Professionally, I have been a software developer, a designer of physical and virtual interfaces (at Atari), a researcher, a research manager, a professor, an entrepreneur, and a laboratory director. As well as being passionate about technology which expands understanding, I find joy in enabling and encouraging the creativity of others and helping them to apply that creativity to problems that they and the world care about.

A picture of the European Union Flag

In 1997, I began working to found new centers of creativity in Europe. These efforts included the European Media Laboratory in Heidelberg, the Brussels-based StarLab (a bright wacky blip of the dotcom era in Europe), and (most recently) a year as acting director of Media Lab Europe in Dublin, Ireland. Since 1997, I have also been a part-time professor of Journalism and Mass Communications at the University of Tampere in Finland.

A logo for the beingmeta company

My company, beingmeta, inc. is creating technologies for helping individuals and organizations work better by expanding and augmenting human access to information. It was was founded in 2001 to commercialize my work at MIT and has spent the last four years hardening and extending the semantic and linguistic capabilities created at MIT, while engaged in pilots of search and knowledge management applications with a number of companies. The company's technology portfolio includes high performance knowledge systems, natural language analysis tools, and a platform for consistent, interlingual, inter-individual metadata creation.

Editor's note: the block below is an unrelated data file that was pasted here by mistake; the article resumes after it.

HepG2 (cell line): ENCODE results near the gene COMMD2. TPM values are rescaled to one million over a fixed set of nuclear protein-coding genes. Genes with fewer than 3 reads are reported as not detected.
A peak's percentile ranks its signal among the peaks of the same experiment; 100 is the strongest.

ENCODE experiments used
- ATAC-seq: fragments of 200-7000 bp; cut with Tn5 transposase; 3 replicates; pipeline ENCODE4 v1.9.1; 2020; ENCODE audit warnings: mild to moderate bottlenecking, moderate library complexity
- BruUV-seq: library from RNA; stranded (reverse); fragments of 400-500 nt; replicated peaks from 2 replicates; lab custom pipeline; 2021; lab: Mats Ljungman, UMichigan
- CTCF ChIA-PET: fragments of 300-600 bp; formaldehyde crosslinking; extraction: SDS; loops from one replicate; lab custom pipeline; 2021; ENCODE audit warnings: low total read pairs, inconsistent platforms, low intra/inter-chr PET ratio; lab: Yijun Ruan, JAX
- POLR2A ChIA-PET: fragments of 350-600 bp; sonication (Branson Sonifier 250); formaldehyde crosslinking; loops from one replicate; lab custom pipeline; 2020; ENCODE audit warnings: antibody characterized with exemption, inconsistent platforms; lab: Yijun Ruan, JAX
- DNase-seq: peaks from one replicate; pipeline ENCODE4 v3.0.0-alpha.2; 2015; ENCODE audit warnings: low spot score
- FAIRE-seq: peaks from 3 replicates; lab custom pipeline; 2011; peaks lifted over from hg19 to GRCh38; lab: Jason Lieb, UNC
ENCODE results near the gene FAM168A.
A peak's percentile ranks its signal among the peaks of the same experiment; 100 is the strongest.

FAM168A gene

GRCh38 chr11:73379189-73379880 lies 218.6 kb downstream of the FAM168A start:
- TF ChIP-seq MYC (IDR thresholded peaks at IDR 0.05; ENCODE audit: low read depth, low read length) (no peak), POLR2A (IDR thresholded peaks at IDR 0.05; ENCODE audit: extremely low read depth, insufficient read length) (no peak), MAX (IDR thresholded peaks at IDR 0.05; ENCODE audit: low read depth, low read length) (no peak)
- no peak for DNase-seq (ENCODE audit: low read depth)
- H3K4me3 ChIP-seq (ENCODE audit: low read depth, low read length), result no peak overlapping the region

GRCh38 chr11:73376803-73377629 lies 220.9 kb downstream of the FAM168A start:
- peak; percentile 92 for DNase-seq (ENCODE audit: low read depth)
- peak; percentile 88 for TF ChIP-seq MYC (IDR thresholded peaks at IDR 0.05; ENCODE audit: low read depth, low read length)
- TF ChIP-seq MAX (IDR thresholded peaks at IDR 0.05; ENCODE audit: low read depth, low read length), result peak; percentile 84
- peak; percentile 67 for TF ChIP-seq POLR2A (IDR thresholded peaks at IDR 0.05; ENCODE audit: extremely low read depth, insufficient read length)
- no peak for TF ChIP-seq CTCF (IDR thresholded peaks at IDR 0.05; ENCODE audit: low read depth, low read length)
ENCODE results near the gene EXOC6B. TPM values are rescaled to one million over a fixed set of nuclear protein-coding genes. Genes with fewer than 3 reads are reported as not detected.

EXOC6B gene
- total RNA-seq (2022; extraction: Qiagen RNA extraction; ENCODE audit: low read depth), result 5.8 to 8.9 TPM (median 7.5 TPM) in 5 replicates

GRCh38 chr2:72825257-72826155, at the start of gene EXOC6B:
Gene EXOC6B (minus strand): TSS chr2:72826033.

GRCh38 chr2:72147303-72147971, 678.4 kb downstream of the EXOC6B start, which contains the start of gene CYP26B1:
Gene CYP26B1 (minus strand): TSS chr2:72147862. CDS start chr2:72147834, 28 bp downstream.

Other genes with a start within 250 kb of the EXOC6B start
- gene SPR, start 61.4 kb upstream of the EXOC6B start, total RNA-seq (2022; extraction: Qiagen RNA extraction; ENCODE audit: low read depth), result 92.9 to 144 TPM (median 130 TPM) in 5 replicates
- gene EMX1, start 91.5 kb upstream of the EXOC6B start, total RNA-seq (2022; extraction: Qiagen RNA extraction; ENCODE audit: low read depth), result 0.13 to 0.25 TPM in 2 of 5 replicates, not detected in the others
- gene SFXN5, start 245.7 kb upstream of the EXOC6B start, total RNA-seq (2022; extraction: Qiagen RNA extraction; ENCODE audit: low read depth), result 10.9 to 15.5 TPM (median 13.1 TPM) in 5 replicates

Spiritually, I am a convinced Quaker who has at times been blessed by the chance to spend some time with the poor and homeless. I spent some time on the live-in staff at Haley House, the Boston Catholic Worker House, and ran a morning shift feeding homeless men for seven years. In my spiritual life, I particularly find that continuing attention to mystery reminds me of how incomplete and partial are my understanding of both the world and my own life. My spirituality seeps out in my poetry and in my strategic thinking, whether corporate or academic.

A stringray over a grassy patch in Culebra, one of the Spanish Virgin Islands off of Puerto Rico

An avid reader of science fiction since literacy, I am excited about creating those speculative worlds which I have known for my entire life. While I dream of visiting alien worlds on other planets, I find immediate fascination in weightless exploration of the aquatic alien ecologies of our own globe (scuba diving). From the science fiction theme, I also see my own work moving toward a future where human and machine minds strive together, becoming something aware, conscious, and greater than this single disconnected mind can imagine.

I live in Dorchester, Massachusetts with my wife Margaret Benefiel (a professor, minister, and spiritual director for individuals and organizations), a feline extermination contractor (Ziggy) and a canine life-work balance consultant (Cocoa).